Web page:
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Posted on Wednesday, November 19, 2008 by Jim Norrena

The Entire Earth and Sky: Views on Antarctica (University of Nebraska Press, 2008) by Leslie Carol Roberts

Leslie Carol Roberts is a faculty member in both the MFA Writing and Graduate Design programs. She's also the first-ever Fulbright Fellow in Antarctic Studies! Roberts will be promoting her book, The Entire Earth and Sky: Views on Antarctica (University of Nebraska Press, 2008), in the Bay Area with planned readings. (See author's website and bookstore links below for details.)

According to Roberts: "This book pieces together the tragic and heroic tales of nineteenth-century exploration, interviews with scientists, and the author's personal observations. The result is a remarkable collage that evokes the beauty and the complexity, the perils and the rewards of a lifelong engagement with the earth's last wilderness."

Additionally, Roberts has delivered talks and papers on her multidisciplinary work at the Stanford Linear Accelerator and the New Zealand Studies Association (London), as well as to scientific groups at universities in the United States and abroad.

Roberts, who's been invited as a distinguished writer in residence at St. Mary's College in 2009, has written hundreds of articles and essays for magazines, newspapers, and literary journals, including the Bellevue Literary Review, The Christian Science Monitor, and the Sydney Morning Herald. She has written hundreds of articles and essays for magazines, newspapers, and literary journals, including the Bellevue Literary Review, The Christian Science Monitor, and the Sydney Morning Herald.

Join Roberts at Mrs. Dalloway's in Berkeley on Friday, November 21, at 7:30 p.m. for a reading and signing.

Read the East Bay Express article.

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Posted on Thursday, November 13, 2008 by Jim Norrena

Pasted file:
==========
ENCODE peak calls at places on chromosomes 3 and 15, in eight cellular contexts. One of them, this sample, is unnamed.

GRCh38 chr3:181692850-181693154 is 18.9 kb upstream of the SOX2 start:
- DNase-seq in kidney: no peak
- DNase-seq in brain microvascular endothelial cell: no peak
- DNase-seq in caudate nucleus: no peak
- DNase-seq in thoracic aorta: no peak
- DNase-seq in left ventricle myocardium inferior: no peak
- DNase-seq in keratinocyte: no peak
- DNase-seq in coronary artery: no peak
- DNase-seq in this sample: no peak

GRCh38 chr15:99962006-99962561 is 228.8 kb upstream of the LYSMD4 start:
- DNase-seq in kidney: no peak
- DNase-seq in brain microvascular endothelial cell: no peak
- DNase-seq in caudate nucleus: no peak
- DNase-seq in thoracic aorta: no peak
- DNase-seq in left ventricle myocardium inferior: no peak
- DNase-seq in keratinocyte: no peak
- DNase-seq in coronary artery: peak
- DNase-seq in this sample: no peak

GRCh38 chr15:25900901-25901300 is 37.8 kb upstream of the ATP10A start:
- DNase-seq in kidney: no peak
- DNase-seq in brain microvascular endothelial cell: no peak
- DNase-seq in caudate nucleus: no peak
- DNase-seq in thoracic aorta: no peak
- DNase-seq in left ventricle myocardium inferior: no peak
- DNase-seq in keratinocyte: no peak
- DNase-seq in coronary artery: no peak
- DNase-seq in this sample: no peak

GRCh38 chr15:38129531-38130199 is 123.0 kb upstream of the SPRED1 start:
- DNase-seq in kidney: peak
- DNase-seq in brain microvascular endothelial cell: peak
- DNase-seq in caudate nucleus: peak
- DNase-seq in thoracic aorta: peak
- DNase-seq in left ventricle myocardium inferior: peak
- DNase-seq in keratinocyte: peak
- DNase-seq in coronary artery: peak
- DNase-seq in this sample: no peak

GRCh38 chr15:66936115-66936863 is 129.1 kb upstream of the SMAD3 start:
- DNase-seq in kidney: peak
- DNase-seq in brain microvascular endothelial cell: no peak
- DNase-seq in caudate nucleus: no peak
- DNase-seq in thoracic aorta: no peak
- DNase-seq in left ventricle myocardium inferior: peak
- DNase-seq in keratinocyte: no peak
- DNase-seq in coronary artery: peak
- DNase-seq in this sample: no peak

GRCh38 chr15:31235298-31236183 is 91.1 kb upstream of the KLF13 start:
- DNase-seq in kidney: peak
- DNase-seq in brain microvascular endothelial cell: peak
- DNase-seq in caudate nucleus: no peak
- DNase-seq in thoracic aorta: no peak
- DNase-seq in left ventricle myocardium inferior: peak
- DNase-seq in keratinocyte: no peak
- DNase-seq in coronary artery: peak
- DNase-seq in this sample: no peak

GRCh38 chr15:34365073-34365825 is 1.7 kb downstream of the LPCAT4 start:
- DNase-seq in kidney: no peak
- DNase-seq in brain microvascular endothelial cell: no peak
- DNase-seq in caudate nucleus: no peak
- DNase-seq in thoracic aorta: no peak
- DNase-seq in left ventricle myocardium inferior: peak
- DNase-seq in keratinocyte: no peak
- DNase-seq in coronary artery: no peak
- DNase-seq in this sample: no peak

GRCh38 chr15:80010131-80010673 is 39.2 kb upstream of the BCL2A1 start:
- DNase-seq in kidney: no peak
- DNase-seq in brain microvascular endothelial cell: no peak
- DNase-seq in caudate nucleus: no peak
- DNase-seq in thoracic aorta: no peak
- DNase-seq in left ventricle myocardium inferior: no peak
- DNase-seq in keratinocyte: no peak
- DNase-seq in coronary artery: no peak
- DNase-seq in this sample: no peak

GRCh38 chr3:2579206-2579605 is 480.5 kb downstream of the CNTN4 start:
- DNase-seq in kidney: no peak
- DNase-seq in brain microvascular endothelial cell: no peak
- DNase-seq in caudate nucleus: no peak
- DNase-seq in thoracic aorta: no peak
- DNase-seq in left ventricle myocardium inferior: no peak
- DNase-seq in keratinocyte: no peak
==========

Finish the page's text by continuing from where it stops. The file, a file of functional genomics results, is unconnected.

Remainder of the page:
The Path to 9/11, with Lindsay Daniels's animation and design support, was nominated for an Emmy

The Academy of Television Arts & Sciences tonight (Saturday, September 8, 2007) awarded
the 2006–7 Creative Arts Primetime Emmys for programs and individual achievements at
the 59th Emmy Awards presentation at the Shrine Auditorium in Los Angeles.

Eric Anderson, creative director; Josh Bodnar, editor; Lindsay Daniels, designer; Colin Davis, main title producer

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Posted on Saturday, November 1, 2008 by Jim Norrena

Indhira Rojas Sanchez, Feminine Resistance (2006), digital photography

Graduate Design student Indhira Rojas (Indhira Susana Rojas Sánchez) earned top prize in the Fine Art Photography category at the XXII Eduardo León Jimenes Competition of Art (Concurso de Arte Eduardo León Jimenes). The exhibition is organized by Centro León in Santiago, Dominican Republic.

Indhira Rojas's diptych digital photography piece, Feminine Resistance (2006), reflects on themes of sexuality and aggression and will become a part of the institution's permanent collection.

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Posted on Wednesday, October 29, 2008 by Chris Bliss

California College of the Arts has engaged the innovation and design firm IDEO to assist with its strategic planning process.